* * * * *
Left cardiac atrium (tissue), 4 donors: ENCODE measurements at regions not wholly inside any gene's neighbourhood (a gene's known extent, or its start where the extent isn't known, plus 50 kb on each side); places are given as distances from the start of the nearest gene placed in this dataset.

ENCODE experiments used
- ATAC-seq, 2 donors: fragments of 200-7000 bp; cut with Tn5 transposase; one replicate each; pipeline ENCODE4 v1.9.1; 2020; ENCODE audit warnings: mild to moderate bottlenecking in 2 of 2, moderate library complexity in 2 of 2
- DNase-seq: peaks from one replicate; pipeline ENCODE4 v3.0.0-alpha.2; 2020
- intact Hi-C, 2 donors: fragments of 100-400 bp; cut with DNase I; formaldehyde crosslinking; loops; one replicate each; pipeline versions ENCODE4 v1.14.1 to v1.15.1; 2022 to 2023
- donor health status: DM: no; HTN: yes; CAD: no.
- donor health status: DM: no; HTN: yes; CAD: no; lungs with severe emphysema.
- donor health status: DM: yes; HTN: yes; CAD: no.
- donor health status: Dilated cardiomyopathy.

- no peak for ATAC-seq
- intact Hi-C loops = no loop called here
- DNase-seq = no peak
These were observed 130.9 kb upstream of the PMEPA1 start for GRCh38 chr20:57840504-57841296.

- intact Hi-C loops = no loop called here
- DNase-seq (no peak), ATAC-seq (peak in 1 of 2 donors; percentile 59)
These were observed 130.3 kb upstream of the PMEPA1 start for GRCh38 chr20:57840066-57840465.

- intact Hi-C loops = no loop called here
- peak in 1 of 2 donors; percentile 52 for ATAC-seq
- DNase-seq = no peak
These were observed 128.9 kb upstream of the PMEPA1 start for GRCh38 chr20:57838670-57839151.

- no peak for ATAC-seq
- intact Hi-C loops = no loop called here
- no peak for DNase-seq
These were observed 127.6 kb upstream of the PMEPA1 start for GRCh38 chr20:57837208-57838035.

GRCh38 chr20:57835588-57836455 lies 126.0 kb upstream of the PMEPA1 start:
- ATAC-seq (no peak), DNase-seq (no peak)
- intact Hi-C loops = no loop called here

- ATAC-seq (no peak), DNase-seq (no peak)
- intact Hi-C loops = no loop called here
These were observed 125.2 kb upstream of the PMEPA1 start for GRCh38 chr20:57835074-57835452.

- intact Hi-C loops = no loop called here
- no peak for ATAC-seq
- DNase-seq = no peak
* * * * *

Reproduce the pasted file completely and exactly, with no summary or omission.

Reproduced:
Left cardiac atrium (tissue), 4 donors: ENCODE measurements at regions not wholly inside any gene's neighbourhood (a gene's known extent, or its start where the extent isn't known, plus 50 kb on each side); places are given as distances from the start of the nearest gene placed in this dataset.

ENCODE experiments used
- ATAC-seq, 2 donors: fragments of 200-7000 bp; cut with Tn5 transposase; one replicate each; pipeline ENCODE4 v1.9.1; 2020; ENCODE audit warnings: mild to moderate bottlenecking in 2 of 2, moderate library complexity in 2 of 2
- DNase-seq: peaks from one replicate; pipeline ENCODE4 v3.0.0-alpha.2; 2020
- intact Hi-C, 2 donors: fragments of 100-400 bp; cut with DNase I; formaldehyde crosslinking; loops; one replicate each; pipeline versions ENCODE4 v1.14.1 to v1.15.1; 2022 to 2023
- donor health status: DM: no; HTN: yes; CAD: no.
- donor health status: DM: no; HTN: yes; CAD: no; lungs with severe emphysema.
- donor health status: DM: yes; HTN: yes; CAD: no.
- donor health status: Dilated cardiomyopathy.

- no peak for ATAC-seq
- intact Hi-C loops = no loop called here
- DNase-seq = no peak
These were observed 130.9 kb upstream of the PMEPA1 start for GRCh38 chr20:57840504-57841296.

- intact Hi-C loops = no loop called here
- DNase-seq (no peak), ATAC-seq (peak in 1 of 2 donors; percentile 59)
These were observed 130.3 kb upstream of the PMEPA1 start for GRCh38 chr20:57840066-57840465.

- intact Hi-C loops = no loop called here
- peak in 1 of 2 donors; percentile 52 for ATAC-seq
- DNase-seq = no peak
These were observed 128.9 kb upstream of the PMEPA1 start for GRCh38 chr20:57838670-57839151.

- no peak for ATAC-seq
- intact Hi-C loops = no loop called here
- no peak for DNase-seq
These were observed 127.6 kb upstream of the PMEPA1 start for GRCh38 chr20:57837208-57838035.

GRCh38 chr20:57835588-57836455 lies 126.0 kb upstream of the PMEPA1 start:
- ATAC-seq (no peak), DNase-seq (no peak)
- intact Hi-C loops = no loop called here

- ATAC-seq (no peak), DNase-seq (no peak)
- intact Hi-C loops = no loop called here
These were observed 125.2 kb upstream of the PMEPA1 start for GRCh38 chr20:57835074-57835452.

- intact Hi-C loops = no loop called here
- no peak for ATAC-seq
- DNase-seq = no peak